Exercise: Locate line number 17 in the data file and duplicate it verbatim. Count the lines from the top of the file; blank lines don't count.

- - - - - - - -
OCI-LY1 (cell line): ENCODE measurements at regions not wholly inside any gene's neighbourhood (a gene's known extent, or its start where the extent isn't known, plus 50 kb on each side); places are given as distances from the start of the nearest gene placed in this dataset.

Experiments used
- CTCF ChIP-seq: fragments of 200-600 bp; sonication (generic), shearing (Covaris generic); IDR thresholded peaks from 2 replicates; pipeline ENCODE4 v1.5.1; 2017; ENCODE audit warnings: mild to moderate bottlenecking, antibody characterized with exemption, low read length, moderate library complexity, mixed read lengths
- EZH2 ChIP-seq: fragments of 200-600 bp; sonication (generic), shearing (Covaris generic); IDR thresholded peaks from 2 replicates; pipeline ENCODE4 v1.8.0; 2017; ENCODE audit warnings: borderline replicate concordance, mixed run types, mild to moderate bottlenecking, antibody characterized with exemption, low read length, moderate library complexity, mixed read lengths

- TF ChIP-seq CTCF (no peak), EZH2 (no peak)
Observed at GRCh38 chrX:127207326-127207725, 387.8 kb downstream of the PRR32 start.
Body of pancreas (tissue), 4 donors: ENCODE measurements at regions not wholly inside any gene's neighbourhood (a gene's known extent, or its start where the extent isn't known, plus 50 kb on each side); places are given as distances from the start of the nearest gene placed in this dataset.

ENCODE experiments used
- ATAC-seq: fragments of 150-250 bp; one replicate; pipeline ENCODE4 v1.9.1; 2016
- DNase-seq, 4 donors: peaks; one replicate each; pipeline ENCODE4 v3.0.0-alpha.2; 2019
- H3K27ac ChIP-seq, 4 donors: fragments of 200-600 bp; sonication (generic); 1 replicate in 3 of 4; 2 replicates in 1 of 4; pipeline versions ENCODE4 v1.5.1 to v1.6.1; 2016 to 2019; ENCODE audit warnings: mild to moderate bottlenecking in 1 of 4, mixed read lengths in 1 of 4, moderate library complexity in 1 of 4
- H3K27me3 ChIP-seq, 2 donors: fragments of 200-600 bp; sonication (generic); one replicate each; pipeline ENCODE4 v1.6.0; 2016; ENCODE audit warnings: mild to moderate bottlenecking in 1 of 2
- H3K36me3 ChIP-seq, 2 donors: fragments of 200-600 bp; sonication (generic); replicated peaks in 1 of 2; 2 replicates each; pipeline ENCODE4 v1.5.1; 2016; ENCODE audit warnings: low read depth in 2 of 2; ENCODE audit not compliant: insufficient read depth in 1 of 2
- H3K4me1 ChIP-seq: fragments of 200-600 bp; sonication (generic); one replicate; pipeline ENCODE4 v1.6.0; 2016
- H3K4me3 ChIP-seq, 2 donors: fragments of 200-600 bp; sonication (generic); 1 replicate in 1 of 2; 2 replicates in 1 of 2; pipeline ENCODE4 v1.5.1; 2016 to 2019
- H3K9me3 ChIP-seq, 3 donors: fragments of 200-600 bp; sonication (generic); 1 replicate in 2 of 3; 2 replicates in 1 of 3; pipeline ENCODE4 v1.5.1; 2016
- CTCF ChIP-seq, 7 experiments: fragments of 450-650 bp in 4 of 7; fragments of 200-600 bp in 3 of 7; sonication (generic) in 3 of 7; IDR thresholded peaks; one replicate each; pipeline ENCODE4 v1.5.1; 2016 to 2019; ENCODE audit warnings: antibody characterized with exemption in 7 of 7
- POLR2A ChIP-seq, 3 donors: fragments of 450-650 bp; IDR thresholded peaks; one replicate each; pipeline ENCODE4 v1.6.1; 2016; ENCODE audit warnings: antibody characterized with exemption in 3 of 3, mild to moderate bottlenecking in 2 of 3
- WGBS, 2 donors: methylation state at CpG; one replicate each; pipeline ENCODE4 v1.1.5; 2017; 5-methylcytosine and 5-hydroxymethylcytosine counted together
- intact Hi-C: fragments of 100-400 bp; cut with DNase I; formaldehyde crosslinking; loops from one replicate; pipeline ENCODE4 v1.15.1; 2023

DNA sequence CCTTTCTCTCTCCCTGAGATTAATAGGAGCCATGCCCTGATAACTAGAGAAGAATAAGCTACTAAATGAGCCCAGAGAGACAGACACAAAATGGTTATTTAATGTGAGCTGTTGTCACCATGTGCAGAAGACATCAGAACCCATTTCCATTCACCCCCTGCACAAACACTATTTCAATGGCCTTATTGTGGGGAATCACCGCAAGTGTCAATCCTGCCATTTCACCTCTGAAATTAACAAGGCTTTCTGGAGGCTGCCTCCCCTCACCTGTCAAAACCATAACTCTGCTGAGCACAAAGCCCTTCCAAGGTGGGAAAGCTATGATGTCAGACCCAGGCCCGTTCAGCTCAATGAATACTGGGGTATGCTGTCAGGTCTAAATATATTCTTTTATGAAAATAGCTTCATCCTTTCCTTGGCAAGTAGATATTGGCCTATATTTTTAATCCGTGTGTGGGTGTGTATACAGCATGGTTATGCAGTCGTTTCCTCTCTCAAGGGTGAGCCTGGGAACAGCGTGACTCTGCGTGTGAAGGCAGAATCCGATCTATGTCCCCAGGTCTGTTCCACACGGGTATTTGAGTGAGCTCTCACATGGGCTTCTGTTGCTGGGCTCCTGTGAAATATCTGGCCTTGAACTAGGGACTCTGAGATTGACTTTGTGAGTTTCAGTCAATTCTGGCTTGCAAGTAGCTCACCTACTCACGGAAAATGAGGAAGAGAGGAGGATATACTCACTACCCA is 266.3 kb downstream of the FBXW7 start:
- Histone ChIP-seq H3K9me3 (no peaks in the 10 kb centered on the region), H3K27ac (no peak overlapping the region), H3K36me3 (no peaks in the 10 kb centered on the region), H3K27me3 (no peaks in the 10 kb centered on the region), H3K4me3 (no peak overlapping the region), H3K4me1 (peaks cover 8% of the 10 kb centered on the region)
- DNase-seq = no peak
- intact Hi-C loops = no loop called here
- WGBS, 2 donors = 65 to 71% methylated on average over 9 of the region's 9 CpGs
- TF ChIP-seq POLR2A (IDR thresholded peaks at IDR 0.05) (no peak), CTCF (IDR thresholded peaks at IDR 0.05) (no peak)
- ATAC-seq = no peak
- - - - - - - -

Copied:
- CTCF ChIP-seq, 7 experiments: fragments of 450-650 bp in 4 of 7; fragments of 200-600 bp in 3 of 7; sonication (generic) in 3 of 7; IDR thresholded peaks; one replicate each; pipeline ENCODE4 v1.5.1; 2016 to 2019; ENCODE audit warnings: antibody characterized with exemption in 7 of 7